He used to be a hockey player, but one game turned his life 180 degrees. Today, Mickey Nichols dreams of one thing: a second chance.
It was the fourth of January, and Mickey was preparing himself for one of the major things he values in his life – hockey. He was playing for the Monroe High School hockey team with his school buddies. Standing five feet and seven inches and weighing about 135 pounds, Mickey played in a way that made him bigger and stronger.
This young teen loved hockey so much that he was giving everything he had to win the game. He played with all his heart and wanted to enjoy every second he was on the rink.
But during the game something horrible happened. Mickey was so focused on chasing a puck in the corner and did not realize he was checked from behind. Everything happened in a flash and all this young player remembered was hitting the boards and then lying on the floor unable to move anything – his arms, his legs.
The referee rushed to see him, but when he was not getting up, his coach, teammates, his best friend and his dad, Steve Nichols, hurried to his side to check on him. They asked if he was okay, but looking at his pale face, they knew he was not. Mickey was severely injured, he was then strapped to a board and was immediately flown by a helicopter to Morristown Medical Center.
The doctors found out that Mickey badly injured his C-5 vertebrae; it was so bad he needed an immediate surgical operation for it to be repaired. He spent more than a month in the intensive care unit, suffered a high fever and blood infections. He also experienced severe hypotension or low blood pressure, and every time it happened, he went blind. The doctors ordered for a CT scan, there they discovered that Mickey suffered a minor stroke.
He was discharged in the facility’s ICU and was transferred to Kessler Institute of Rehabilitation located in West Orange so that he could start his physical and rehabilitation therapy. Unfortunately, Mickey complained of difficulty of breathing and he was immediately sent back to the medical center in Morristown where he went into cardiopulmonary arrest.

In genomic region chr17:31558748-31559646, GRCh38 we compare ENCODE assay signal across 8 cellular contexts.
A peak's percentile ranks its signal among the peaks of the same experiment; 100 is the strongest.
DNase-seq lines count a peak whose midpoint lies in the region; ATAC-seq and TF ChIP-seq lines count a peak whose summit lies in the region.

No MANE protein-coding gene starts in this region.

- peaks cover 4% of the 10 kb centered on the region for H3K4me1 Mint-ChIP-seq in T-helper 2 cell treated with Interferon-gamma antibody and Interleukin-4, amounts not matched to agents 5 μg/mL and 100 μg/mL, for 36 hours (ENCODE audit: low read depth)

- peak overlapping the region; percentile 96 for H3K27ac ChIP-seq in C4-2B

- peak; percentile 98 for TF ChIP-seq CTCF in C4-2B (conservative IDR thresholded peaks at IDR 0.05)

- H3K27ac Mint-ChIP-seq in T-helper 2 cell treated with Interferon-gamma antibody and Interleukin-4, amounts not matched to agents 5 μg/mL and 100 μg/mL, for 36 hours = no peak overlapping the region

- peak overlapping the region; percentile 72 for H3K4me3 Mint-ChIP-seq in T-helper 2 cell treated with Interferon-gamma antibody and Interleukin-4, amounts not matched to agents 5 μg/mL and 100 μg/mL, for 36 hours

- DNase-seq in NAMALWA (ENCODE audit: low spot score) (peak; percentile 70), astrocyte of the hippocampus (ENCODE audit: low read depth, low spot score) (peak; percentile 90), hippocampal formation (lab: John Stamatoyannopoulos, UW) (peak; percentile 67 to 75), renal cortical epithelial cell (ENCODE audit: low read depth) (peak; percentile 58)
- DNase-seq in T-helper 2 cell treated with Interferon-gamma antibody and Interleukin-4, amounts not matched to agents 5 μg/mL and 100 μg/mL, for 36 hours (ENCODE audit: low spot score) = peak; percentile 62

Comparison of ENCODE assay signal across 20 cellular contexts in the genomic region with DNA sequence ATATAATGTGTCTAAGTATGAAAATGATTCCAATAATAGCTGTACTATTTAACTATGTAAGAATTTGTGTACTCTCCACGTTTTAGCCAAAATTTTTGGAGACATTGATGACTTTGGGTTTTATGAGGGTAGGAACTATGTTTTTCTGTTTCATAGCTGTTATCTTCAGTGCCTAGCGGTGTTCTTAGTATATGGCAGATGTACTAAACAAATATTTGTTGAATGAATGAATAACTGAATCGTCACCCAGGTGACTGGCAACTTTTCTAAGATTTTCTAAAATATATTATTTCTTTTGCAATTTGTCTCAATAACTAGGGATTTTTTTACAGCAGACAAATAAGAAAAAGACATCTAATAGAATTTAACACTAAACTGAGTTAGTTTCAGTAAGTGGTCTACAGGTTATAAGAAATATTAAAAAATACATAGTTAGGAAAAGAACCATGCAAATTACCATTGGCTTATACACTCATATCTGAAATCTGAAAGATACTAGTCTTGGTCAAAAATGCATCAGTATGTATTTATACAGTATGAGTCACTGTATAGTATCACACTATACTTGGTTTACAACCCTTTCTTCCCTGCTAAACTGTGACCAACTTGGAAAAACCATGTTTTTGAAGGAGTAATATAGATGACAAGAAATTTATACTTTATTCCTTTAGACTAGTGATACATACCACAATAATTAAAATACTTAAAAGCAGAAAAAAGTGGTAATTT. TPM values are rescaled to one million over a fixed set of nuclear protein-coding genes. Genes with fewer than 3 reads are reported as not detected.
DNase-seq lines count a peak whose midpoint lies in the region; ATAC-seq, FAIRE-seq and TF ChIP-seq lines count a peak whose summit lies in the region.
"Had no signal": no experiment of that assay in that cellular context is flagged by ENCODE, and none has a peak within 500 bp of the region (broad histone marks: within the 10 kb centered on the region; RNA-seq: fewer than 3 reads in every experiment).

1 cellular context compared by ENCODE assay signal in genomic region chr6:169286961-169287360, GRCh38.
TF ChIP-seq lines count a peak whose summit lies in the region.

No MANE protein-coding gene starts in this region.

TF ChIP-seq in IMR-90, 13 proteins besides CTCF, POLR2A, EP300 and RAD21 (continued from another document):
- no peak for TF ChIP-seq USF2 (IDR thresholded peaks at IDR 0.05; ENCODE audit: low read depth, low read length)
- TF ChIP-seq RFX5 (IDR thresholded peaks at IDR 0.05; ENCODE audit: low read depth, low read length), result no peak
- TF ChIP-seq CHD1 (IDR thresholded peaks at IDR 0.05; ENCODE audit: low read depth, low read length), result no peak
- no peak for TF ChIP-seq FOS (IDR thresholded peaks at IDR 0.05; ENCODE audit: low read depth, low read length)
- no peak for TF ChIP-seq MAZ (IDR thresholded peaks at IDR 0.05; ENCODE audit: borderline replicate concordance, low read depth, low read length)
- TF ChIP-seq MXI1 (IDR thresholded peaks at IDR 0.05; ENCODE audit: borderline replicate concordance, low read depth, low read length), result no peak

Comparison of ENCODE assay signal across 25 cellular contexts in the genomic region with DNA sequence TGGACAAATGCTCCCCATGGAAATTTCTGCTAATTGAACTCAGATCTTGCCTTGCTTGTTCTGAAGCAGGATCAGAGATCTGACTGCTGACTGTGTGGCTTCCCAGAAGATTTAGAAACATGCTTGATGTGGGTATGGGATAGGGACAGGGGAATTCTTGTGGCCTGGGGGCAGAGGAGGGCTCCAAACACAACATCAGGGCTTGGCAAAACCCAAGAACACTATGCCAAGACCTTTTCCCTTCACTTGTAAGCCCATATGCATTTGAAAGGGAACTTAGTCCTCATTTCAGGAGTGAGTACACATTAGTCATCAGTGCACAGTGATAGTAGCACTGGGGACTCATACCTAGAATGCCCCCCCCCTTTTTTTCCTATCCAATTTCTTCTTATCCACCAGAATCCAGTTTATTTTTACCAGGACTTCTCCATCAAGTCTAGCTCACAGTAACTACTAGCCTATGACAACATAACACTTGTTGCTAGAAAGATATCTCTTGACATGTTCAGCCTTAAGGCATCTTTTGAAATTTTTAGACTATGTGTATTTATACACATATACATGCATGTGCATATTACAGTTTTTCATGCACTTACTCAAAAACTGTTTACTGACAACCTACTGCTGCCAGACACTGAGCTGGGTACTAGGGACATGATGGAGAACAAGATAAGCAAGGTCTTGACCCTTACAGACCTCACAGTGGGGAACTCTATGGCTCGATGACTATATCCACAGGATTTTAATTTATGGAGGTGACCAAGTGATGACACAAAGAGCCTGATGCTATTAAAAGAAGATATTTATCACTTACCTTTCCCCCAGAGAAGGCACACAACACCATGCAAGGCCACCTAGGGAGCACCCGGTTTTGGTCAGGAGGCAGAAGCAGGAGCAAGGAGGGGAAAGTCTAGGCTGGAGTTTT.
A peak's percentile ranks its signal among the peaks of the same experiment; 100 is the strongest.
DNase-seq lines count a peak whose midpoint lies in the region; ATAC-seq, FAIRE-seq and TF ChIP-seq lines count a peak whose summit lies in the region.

Doctors and nurses were doing everything to resuscitate him. His mother, Christine Nichols, was standing helplessly looking at her son hoping he would be given another chance to live. Good thing her prayer was answered, but Mickey’s attending physicians told Christine and Steve that it is impossible for their son to live life as he had before.
But his parents knew Mickey would fight and that he would not let himself be beaten with this huge blow. And they were right. Mickey started improving, and last March, he was transferred to Kessler for his rehabilitation. On his birthday, his pulmonologist announced that he no longer needed a mechanical ventilator, and then he received one of the best gifts – getting off from the machine.
But Mickey does not want to stop there. He dreams of an ultimate second chance. To achieve his dream gradually, he attended a fundraising event organized by the Central Jersey Spinal Cord Association. The young lad excitedly went to the event and hoped it will be a stepping stone for him to be part of the Christopher Reeve Foundation – a charitable organization that gives an individual with paralysis a major breakthrough.
Today, though he is still paralyzed from the chest down, Mickey never loses hope of walking again. He does not want to use a wheelchair in his entire life. He is trying everything to gain back his freedom and independence. And he dreams of a second chance – that ultimate second chance – which is to be able to move every part of his body, get up from his wheelchair, and play his favorite game again.